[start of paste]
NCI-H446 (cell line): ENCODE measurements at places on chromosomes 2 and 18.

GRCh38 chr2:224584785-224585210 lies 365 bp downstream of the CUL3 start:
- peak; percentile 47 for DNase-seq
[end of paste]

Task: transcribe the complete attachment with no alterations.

NCI-H446 (cell line): ENCODE measurements at places on chromosomes 2 and 18.

GRCh38 chr2:224584785-224585210 lies 365 bp downstream of the CUL3 start:
- peak; percentile 47 for DNase-seq